The change in environment could be attributed to record-low interest rates at 6.5% per annum, with, according to market analysts, a likely increase from 7% to 8% in 2018, and a rebounding economy. After annual GDP decreases of 3.5% in 2015 and 2016, and a modest growth of 1.0% in 2017, according to the Brazilian Central Bank, there is a positive view and a market consensus for growth of 2.0% in 2018 and 3.2% in 2019. Inflation in Brazil was -0.5% in 2017 and is expected to be 3.6% in 2018, which is within the Brazilian Central Bank’s range expectations.
This momentum contrasts with the scenario of recent years, when Brazil experienced the impeachment of President Dilma Roussef, corruption probes and political scandals. Despite an uncertain outcome for the Brazilian presidential elections in October, the Brazilian economy demonstrates that it has, for the moment, broken the connections between political and economic performance. The unemployment rate (12.7% at the end of 2017) is declining, and industrial and consumer confidence ratios are rallying. Despite the turbulence in 2017, some structural reforms (e.g., a government spending cap and labor reform) were championed by the government and approved by Congress. Pension reform, of paramount importance to reduce government deficits, will likely be on the next president’s agenda, although current President Michel Temer will continue to push for its approval, along with other reforms. These reforms are essential to reducing the government’s gross debt, which currently, according to Brazilian Central Bank data, is at a record high of 74% of GDP (more than 20 percentage points higher than what was observed in 2013, when it was 52% of the GDP).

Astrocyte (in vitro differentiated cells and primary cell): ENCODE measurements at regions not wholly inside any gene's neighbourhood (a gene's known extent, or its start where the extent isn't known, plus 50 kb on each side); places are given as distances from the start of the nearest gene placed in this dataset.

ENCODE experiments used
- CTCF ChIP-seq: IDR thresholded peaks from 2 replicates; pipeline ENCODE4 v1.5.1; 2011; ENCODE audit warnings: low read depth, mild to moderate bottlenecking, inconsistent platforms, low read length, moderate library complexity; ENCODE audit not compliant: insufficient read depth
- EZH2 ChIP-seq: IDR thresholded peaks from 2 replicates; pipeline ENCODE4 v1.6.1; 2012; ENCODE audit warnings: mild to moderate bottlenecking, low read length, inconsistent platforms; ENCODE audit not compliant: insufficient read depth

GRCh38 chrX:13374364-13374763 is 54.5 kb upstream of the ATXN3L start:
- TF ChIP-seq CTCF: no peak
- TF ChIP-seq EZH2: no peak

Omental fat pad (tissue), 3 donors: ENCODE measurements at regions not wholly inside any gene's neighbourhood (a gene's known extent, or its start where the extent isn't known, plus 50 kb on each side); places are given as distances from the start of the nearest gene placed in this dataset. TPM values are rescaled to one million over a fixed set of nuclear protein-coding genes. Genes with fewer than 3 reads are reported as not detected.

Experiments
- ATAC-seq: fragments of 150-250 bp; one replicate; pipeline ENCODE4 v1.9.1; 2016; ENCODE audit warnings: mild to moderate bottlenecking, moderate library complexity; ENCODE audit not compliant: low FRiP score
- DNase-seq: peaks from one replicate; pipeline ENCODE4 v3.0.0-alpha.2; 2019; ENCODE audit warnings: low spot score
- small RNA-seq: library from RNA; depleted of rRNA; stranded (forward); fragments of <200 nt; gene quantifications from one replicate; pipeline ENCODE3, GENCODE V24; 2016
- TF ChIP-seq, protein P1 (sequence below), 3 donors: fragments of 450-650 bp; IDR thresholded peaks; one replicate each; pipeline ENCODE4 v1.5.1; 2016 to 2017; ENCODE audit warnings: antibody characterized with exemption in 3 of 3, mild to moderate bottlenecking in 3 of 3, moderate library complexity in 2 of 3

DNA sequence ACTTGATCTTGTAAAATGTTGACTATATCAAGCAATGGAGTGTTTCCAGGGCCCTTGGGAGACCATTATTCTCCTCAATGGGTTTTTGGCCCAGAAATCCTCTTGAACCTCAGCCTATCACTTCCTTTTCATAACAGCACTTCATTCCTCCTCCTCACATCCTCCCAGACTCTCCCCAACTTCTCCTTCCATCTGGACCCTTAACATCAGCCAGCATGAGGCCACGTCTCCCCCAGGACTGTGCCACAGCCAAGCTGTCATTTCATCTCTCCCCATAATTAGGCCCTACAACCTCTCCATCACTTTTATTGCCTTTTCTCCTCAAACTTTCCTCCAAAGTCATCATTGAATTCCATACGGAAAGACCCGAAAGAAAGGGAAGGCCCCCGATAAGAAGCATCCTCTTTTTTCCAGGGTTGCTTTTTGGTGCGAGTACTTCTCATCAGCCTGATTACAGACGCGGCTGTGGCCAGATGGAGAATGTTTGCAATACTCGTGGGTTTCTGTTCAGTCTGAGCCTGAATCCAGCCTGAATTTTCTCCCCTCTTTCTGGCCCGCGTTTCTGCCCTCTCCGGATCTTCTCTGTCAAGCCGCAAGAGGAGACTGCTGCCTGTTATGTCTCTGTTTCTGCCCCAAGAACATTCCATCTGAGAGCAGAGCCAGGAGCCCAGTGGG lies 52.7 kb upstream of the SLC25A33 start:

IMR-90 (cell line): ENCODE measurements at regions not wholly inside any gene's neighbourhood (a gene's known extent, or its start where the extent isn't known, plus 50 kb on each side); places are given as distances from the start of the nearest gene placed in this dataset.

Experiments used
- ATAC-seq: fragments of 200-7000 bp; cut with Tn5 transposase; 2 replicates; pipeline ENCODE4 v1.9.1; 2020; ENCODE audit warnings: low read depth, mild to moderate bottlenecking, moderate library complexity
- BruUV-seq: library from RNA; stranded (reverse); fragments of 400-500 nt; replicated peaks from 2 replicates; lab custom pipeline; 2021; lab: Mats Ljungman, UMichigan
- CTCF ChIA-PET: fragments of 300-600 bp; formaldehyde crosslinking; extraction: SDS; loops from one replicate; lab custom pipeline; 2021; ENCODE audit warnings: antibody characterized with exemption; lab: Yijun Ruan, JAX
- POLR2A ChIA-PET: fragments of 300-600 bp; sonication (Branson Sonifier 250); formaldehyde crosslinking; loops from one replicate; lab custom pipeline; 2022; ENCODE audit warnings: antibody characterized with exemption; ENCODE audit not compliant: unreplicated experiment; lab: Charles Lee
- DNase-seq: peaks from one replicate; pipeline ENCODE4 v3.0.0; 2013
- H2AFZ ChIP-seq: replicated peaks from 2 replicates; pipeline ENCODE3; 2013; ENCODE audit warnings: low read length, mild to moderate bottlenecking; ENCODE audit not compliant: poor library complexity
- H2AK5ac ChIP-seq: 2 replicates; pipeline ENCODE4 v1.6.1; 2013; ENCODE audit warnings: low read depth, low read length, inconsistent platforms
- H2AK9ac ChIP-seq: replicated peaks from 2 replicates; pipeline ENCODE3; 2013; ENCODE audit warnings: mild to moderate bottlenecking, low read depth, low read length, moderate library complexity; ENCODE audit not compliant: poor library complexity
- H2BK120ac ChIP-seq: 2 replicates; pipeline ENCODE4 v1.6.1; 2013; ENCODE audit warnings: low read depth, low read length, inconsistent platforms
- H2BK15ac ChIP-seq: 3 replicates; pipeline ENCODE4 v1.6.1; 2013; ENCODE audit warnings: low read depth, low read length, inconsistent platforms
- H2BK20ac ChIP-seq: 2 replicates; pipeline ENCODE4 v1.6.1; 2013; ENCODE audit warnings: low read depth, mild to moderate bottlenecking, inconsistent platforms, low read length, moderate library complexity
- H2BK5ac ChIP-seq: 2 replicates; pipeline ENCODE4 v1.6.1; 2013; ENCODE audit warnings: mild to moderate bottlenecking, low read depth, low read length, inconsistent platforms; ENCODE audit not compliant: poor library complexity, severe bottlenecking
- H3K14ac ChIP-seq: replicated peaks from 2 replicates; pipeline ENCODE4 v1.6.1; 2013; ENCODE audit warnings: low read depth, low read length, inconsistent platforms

Transactions like the $14.6 billion acquisition of Fibria Celulose SA by Suzano Papel e Celulose SA; State Grid Corp’s acquisition of CPFL Energia SA for approximately $4.5 billion; and the still ongoing negotiations between Boeing and Embraer about a potential commercial aviation partnership demonstrate that, although Brazil’s political environment is still volatile, there is business to be done.
The equities market and initial public offerings (IPOs) will likely suffer more with the unpredictable conditions, but limited impact is expected in the M&A market, which is driven by long-term strategies. The Brazilian stock exchange, B3, reported 11 IPOs and approximately $7.1 billion raised in 2017 and is currently trading at record-high levels (85,000 points), with 10 companies expected to go public in 2018.
After two years of economic and political crises, Brazil now has strong institutional and independent regulators and agencies, supported by an active judiciary system. The country and its business community are capitalizing on the positive momentum and investment opportunities bolstered by tailwinds, bringing back the strong operating environment seen in 2010 - 2011.